The Surface Duo is the Best Handheld Xbox You Can Get

But that’s not saying much

  • Android’s Xbox Game Pass app now connects to the xCloud game-streaming service.
  • The Surface Duo is Microsoft’s dual-screen, folding Android device. 
  • The best mobile gaming setup might be an Xbox controller paired with your phone or tablet.
Xbox controller with computer, tablet, and phone screens


Microsoft’s Surface Duo is now a Game Boy for Xbox games. 

Thanks to Xbox Cloud streaming, any PC or phone can play Xbox games. And now, with an update to the Xbox Game Pass app, it also runs on Android devices, including Microsoft’s little fold-up Surface Duo, a dual-screen tablet/phone thingy. The Surface Duo uses one screen to show the game, and one screen to display the touch-screen controls. In this way it’s a kind of combination of gaming on the iPhone, and on the Nintendo DS. But is it really up to the job of playing Xbox games?

“The Surface Duo's processor, the Qualcomm Snapdragon 855, is powerful enough to run most Xbox titles at 60FPS,” Art of PC’s Barry Gates told Lifewire via email. “Its 60Hz refresh rate is somewhat disappointing, as many companies have begun opting for 120Hz or even 144Hz displays, but is still adequate.”


There are two possible hitches to gaming on this device. One is power, and the other is the lack of physical buttons. Power-wise, phone chips like Qualcomm’s Snapdragon are good enough, especially when you consider how Xbox Cloud works. Instead of running the game on the device itself, games run on servers in Microsoft’s cloud and stream the results back to you. Imagine playing an Xbox in the next state over, with really long cables hooking it up to your screen, and you get the idea.

The advantage is that you can play the games anywhere—even on the iPhone and iPad via a web app. The disadvantage is latency. Every time you tap a control, that tap has to be sent over the internet, then fed into the Xbox Cloud machine, and then the video has to come back. 

“Xbox games on my iPad are super cool, except for the lag.” Lifewire Senior News Editor Rob LeFebvre told me in Slack. “[Google’s] Stadia tends to do a bit better in that department, for me.”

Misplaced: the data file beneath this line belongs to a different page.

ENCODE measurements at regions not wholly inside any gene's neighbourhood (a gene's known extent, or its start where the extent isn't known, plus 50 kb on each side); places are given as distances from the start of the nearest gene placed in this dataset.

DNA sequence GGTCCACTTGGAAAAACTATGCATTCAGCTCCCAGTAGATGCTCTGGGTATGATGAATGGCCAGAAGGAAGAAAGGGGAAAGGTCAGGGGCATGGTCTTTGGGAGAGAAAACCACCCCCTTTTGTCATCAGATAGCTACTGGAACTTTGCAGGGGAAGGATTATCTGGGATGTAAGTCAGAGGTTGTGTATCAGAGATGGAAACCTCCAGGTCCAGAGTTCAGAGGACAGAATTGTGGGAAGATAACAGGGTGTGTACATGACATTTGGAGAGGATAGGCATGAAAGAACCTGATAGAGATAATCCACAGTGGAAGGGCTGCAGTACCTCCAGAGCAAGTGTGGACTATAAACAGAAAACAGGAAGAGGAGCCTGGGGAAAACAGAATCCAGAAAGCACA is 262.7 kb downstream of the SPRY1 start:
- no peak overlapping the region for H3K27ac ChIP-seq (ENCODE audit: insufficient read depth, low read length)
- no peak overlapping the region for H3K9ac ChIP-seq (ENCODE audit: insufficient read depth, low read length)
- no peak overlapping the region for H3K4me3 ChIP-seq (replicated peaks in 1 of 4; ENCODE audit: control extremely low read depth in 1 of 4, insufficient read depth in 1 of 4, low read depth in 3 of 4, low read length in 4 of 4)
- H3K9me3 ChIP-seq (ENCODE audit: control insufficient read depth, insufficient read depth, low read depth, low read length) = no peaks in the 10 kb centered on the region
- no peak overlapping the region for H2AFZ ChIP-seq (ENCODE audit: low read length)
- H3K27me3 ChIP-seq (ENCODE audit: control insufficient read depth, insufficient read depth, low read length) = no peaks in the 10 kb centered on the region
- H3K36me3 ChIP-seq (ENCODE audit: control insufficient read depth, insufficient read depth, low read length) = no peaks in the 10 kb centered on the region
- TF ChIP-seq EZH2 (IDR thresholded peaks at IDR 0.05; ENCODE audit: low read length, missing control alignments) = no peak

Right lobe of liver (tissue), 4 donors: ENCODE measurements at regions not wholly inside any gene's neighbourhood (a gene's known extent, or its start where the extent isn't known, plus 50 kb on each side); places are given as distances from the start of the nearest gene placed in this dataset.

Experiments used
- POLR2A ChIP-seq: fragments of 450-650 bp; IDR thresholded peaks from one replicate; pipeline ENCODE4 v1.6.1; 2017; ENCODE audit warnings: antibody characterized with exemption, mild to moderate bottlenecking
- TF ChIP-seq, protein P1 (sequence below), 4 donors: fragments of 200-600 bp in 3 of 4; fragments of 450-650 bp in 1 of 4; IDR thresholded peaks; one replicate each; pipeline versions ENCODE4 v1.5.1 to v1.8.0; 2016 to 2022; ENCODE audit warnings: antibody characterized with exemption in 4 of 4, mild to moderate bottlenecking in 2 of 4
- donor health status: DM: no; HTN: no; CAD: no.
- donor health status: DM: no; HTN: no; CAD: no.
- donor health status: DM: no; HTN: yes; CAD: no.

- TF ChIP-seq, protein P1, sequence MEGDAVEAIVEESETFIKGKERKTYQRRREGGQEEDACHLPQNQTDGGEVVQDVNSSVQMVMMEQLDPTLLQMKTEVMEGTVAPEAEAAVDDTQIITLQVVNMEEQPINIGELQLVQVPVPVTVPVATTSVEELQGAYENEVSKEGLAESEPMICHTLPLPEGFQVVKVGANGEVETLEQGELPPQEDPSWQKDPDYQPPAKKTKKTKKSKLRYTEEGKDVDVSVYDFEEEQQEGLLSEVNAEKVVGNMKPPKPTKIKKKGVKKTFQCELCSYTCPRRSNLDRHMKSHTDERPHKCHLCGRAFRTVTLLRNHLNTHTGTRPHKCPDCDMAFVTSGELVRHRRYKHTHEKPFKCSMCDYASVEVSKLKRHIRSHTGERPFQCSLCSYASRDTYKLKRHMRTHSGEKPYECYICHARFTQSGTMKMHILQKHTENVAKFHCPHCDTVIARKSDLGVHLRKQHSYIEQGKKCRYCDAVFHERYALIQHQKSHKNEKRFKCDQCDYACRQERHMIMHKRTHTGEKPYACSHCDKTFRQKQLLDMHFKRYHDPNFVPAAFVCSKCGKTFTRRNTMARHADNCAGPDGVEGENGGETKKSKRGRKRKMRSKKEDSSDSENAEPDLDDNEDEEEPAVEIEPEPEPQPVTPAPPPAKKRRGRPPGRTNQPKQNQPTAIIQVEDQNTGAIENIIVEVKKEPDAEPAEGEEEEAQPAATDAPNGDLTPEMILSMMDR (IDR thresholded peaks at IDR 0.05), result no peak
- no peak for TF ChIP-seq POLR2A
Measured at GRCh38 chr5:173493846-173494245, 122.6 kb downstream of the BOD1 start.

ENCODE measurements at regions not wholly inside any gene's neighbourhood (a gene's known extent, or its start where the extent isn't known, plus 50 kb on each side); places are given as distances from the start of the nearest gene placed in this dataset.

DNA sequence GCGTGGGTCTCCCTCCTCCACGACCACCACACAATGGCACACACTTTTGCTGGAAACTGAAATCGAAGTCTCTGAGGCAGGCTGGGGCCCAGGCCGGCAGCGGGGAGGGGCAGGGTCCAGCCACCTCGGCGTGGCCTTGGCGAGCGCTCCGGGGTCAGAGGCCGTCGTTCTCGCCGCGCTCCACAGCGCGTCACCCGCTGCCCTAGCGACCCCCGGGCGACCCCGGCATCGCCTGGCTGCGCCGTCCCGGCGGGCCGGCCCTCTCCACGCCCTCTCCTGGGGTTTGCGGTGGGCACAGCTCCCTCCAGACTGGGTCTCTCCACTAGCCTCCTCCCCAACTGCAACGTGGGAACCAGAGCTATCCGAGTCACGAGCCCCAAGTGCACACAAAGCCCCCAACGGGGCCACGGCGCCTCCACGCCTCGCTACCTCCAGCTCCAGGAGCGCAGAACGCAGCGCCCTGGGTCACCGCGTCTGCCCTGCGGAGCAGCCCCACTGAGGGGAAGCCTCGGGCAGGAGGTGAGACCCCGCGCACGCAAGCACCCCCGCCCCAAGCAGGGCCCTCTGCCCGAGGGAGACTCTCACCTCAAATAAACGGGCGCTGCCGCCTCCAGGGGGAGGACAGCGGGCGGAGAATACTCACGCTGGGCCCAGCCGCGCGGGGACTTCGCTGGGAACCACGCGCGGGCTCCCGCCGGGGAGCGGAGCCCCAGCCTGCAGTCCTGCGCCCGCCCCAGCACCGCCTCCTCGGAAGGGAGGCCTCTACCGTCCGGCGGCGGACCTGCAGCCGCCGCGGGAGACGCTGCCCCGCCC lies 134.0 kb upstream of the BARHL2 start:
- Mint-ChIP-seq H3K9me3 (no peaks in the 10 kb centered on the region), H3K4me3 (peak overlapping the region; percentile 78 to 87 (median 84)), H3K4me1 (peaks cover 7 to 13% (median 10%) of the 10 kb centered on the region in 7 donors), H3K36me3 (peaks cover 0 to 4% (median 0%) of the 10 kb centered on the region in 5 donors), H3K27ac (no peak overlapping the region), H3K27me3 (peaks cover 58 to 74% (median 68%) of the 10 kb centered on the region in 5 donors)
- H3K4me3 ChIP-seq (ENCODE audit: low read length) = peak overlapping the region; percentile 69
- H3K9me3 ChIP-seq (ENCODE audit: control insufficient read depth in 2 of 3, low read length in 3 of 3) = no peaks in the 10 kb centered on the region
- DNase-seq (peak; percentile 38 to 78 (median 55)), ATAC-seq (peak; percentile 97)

The playability, then, is more down to the quality of your internet connection than the power of your device. 

Don’t Touch

The other possible downside of Xbox games on the Surface Duo is the touch control. Smartphones suffer from having the touch controls overlaid on the games themselves, so the Surface Duo definitely has the advantage there. The top screen is reserved for the game visuals, with the bottom screen acting as a controller.

"Most users will find touch-screen controls to be clunky and unnatural, but there's no need to use these."

There are currently around 50 Xbox Cloud games that can be played with custom touch controls, but for the best experience, you’ll want to connect a proper physical game controller. Touch isn’t necessarily worse than physical controls, but tends to work best when games are designed for touch.

The classic Fruit Ninja is a great example of a touch-first game. It would be impossible to play with a gamepad. But anyone who has played old console games like Street Fighter II via virtual on-screen controls will know how bad it can get. 

iPad running xCloud and Xbox controller

Lifewire / Rob LeFebvre

“Most users will find touch-screen controls to be clunky and unnatural, but there's no need to use these,” says Gates, “as Xbox controllers can easily be connected to the Surface Duo via Bluetooth.”

Casual Gaming

So, should you buy a Surface Duo for playing Xbox on the go? Maybe! It’s a pretty solid setup, with everything you need, and the virtual controller is probably as good as touch controls can get.

But Xbox games are not designed for touch. You might be better off using a real controller with a larger tablet, or—as in the video above—using a controller designed for a phone, with a clip to hold everything together. It may not be as elegant as a folding pocket game console, but to be honest, the Surface Duo is not very elegant in terms of being a regular phone, either. 

If only Apple would allow a native Xbox Cloud app on the iPad. Paired with an actual Xbox controller, it would be a killer mobile gaming setup.

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